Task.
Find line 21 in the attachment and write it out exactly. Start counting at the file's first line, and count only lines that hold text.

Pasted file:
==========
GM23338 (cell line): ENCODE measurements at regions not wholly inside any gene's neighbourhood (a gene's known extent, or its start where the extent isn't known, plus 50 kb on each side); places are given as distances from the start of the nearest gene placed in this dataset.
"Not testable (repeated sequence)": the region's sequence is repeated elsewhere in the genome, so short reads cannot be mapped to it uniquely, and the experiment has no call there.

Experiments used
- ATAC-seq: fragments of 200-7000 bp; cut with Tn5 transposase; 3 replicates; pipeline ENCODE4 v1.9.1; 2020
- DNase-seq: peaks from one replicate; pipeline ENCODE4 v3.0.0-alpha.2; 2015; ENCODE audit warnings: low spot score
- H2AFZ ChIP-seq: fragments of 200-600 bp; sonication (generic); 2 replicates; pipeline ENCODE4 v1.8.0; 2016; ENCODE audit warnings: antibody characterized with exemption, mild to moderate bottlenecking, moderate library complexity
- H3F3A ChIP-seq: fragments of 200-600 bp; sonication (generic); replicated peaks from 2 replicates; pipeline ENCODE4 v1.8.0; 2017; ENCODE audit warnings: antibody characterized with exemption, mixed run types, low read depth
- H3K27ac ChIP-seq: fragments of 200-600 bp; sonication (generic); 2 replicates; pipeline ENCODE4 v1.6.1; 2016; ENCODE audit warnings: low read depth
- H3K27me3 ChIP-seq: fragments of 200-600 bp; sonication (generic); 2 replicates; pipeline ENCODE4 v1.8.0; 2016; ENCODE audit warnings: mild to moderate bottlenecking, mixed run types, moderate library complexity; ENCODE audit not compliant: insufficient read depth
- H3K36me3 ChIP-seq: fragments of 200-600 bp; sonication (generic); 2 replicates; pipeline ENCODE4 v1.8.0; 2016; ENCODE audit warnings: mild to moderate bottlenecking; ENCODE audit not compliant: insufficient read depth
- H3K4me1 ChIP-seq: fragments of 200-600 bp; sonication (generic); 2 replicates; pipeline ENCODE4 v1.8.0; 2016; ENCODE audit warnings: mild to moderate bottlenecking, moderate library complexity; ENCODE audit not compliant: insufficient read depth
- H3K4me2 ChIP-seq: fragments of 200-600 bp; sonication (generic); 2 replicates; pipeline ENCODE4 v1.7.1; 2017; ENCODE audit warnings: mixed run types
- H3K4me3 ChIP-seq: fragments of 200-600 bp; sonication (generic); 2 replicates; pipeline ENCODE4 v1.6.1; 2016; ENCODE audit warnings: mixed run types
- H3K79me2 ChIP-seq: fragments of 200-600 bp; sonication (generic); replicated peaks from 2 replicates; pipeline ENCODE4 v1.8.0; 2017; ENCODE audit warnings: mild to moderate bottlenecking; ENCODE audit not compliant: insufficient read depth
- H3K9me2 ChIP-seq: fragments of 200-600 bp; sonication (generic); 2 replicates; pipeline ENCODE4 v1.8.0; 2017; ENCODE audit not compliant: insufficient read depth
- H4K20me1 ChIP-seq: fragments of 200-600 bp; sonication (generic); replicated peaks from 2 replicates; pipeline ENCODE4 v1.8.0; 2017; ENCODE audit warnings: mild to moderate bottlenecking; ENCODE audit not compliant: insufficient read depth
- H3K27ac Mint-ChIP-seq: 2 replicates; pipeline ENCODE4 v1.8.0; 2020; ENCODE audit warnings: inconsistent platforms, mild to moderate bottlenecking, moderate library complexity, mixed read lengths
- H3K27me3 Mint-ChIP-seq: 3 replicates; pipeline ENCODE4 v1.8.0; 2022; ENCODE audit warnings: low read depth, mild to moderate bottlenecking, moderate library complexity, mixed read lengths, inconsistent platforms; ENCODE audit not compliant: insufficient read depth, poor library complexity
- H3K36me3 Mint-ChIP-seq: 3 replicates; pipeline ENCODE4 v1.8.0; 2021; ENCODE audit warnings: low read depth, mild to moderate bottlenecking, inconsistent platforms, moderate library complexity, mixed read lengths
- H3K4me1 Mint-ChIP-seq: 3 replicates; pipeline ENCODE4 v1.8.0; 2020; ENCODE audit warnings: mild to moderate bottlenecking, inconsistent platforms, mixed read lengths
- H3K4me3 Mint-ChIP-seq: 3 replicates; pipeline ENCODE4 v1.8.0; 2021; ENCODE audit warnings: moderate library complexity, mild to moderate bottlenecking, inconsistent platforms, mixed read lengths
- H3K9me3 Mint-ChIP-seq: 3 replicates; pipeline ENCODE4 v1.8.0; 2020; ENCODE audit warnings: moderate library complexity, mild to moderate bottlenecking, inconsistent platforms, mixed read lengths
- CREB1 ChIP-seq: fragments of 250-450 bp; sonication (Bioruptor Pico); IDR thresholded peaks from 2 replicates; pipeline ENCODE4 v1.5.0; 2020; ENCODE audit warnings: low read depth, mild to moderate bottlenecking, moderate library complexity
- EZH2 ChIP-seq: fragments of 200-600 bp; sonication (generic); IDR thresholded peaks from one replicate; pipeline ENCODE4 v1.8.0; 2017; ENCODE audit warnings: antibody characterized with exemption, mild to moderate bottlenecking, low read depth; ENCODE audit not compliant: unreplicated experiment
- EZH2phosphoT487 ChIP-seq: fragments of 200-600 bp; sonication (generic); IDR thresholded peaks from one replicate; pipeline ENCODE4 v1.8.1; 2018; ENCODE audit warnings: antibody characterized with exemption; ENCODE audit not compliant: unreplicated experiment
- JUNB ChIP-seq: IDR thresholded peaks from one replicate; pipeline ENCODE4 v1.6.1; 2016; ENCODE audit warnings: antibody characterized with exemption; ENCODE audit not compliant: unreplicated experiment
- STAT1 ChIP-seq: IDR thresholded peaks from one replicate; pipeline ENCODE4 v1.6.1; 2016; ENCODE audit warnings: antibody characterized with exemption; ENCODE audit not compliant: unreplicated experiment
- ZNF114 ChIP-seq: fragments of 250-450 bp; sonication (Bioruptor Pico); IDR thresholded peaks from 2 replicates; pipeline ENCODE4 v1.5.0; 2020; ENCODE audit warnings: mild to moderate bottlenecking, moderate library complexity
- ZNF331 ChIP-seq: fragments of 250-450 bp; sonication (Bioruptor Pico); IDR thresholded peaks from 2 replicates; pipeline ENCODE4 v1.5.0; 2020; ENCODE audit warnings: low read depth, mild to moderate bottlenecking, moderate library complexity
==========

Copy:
- H3K4me3 Mint-ChIP-seq: 3 replicates; pipeline ENCODE4 v1.8.0; 2021; ENCODE audit warnings: moderate library complexity, mild to moderate bottlenecking, inconsistent platforms, mixed read lengths